There are officially less than two weeks left for U.S. consumers who have yet to sign up for health insurance to do so based on the coverage cutoff date of March 31, 2014, mandated by the Patient Protection and Affordable Care Act.

Back in September, when the Centers for Medicare and Medicaid Services, or CMS, released its initial projection for 7.07 million enrollments by March 31, it identified four primary deterrents to reaching this soft target.

First, the benefit lag in the early going (i.e., signing up in October or November but not receiving benefits until the beginning of the new year) served as a reason for consumers to hold off on enrolling. Second, CMS pointed out that consumers waiting until December to sign up would receive insurance at the same time (January 1st) people signing up in October or November would -- thereby potentially incentivizing some delay. Third, CMS labeled procrastination as a problem -- and as an adult bumping up against the upper range of the highly coveted 18 to 34 year-old category I can attest to this. Finally, an ongoing public education plan would be needed to reach the millions of Americans who are without insurance and don't understand how this new law will affect them.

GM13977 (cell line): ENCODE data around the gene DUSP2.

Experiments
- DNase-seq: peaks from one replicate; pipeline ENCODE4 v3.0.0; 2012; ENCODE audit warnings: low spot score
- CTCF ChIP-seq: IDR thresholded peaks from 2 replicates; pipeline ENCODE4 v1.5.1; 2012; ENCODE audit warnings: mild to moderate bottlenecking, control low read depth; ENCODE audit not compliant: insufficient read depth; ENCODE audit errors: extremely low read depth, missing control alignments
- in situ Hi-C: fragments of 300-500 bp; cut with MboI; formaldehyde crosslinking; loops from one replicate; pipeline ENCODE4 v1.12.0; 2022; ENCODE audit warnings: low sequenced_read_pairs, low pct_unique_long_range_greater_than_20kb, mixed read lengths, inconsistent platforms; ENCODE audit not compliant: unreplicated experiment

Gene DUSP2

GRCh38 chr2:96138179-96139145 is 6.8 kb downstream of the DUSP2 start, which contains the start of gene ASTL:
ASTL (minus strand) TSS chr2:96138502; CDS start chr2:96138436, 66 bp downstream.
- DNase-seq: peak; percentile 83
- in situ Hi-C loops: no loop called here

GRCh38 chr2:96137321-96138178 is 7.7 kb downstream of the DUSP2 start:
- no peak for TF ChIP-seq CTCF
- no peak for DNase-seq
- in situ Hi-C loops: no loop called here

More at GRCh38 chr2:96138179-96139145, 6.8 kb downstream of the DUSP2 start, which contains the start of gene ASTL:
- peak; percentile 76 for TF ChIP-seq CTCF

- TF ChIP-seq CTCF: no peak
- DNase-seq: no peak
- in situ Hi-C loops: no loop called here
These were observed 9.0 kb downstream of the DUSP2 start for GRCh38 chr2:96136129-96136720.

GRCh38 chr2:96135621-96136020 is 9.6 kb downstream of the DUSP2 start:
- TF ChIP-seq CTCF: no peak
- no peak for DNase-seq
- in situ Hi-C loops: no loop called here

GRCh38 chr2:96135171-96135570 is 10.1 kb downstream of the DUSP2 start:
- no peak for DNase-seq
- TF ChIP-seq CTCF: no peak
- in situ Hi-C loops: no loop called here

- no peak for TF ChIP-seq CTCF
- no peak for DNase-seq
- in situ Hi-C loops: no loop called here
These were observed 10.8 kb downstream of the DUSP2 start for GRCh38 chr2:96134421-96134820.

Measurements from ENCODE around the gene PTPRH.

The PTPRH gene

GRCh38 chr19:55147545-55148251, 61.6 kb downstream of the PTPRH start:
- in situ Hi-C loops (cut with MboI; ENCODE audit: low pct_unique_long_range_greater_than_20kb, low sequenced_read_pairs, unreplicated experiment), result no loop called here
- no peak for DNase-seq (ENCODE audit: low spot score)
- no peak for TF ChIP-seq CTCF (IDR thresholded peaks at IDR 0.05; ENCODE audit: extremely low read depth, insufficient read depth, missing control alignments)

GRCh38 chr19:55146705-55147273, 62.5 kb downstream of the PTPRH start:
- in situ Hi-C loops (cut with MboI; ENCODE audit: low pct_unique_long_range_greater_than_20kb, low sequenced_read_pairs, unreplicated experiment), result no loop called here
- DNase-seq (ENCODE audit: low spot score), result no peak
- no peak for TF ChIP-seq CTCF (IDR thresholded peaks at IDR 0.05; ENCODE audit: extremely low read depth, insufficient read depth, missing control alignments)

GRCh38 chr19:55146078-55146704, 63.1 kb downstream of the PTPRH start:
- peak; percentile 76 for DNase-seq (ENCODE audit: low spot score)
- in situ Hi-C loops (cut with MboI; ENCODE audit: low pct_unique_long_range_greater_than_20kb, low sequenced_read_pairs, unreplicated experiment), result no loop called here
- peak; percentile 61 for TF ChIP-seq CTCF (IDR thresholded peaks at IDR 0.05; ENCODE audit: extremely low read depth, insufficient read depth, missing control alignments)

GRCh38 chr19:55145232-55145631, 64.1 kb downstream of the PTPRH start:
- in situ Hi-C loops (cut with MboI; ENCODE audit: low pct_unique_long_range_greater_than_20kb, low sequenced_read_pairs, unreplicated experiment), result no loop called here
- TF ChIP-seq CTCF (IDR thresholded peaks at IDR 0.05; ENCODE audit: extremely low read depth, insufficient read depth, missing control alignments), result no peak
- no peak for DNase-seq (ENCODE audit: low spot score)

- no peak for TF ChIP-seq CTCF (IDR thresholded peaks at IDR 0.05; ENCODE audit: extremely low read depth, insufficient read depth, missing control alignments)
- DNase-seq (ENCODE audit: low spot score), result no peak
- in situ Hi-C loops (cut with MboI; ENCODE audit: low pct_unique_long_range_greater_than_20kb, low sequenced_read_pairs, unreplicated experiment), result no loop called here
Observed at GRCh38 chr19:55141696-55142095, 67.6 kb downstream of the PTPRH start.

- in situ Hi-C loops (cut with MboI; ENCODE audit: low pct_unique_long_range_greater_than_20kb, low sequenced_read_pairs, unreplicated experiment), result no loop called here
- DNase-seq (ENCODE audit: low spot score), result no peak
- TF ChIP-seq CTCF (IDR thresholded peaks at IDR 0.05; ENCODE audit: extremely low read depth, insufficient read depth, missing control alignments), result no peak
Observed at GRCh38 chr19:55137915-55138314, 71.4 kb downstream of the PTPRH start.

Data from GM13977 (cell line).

Fast-forwarding six months, the Obama administration has done a good job improving awareness of the Affordable Care Act, known better as Obamacare. The benefit lag has been reduced to just a single month now that we're beyond December. We're also about to face premium payment and procrastination objections head-on, since the enrollment window will close 13 days from now.

Despite this urgency, total enrollments thus far are significantly lagging the end projection of 7,066,000 new members by the end of March. According to the latest update (link opens PDF file) from the Department of Health and Human Services, through March 1 just 4,242,325 people had selected a marketplace plan on either the state-run exchanges or the federally run, although more recently the administration announced that enrollments have crossed the 5 million mark.

Source: Centers for Medicare and Medicaid Services.

This state has been surprisingly strong
These final two weeks could dramatically alter these figures, but one thing for certain is that a surprising state has been behind a big portion of Obamacare's enrollment surge since December.

If you're thinking California you're warm because it's the state with the highest cumulative enrollments so far at 868,936 -- but it's not the state that has come on the strongest over the past three months.

Source: DonkeyHotey, Flickr.

That surprising honor belongs to Florida, which had fully signed up only 17,908 people by Nov. 30, but tipped the scales at 442,087 enrollees through March 1. According to CMS estimates in September, Florida was expected to bring in 381,600 participants through Feb. 28 and 477,000 enrollees by March 31. This would mean that it's actually one of the few states that is handily outperforming expectations so far.